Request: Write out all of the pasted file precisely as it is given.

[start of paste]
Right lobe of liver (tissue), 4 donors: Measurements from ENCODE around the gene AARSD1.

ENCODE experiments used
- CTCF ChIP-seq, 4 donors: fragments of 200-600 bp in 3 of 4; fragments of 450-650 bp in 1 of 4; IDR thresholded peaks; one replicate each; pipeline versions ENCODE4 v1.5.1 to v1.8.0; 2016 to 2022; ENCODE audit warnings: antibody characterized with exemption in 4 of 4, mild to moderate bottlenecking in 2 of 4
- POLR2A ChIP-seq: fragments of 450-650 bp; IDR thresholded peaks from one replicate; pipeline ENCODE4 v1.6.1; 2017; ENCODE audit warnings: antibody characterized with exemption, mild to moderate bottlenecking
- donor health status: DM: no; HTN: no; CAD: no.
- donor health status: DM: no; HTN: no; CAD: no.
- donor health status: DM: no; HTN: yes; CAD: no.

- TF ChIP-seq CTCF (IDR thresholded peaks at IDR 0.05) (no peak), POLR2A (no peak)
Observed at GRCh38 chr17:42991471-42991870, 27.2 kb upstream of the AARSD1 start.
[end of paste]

Right lobe of liver (tissue), 4 donors: Measurements from ENCODE around the gene AARSD1.

ENCODE experiments used
- CTCF ChIP-seq, 4 donors: fragments of 200-600 bp in 3 of 4; fragments of 450-650 bp in 1 of 4; IDR thresholded peaks; one replicate each; pipeline versions ENCODE4 v1.5.1 to v1.8.0; 2016 to 2022; ENCODE audit warnings: antibody characterized with exemption in 4 of 4, mild to moderate bottlenecking in 2 of 4
- POLR2A ChIP-seq: fragments of 450-650 bp; IDR thresholded peaks from one replicate; pipeline ENCODE4 v1.6.1; 2017; ENCODE audit warnings: antibody characterized with exemption, mild to moderate bottlenecking
- donor health status: DM: no; HTN: no; CAD: no.
- donor health status: DM: no; HTN: no; CAD: no.
- donor health status: DM: no; HTN: yes; CAD: no.

- TF ChIP-seq CTCF (IDR thresholded peaks at IDR 0.05) (no peak), POLR2A (no peak)
Observed at GRCh38 chr17:42991471-42991870, 27.2 kb upstream of the AARSD1 start.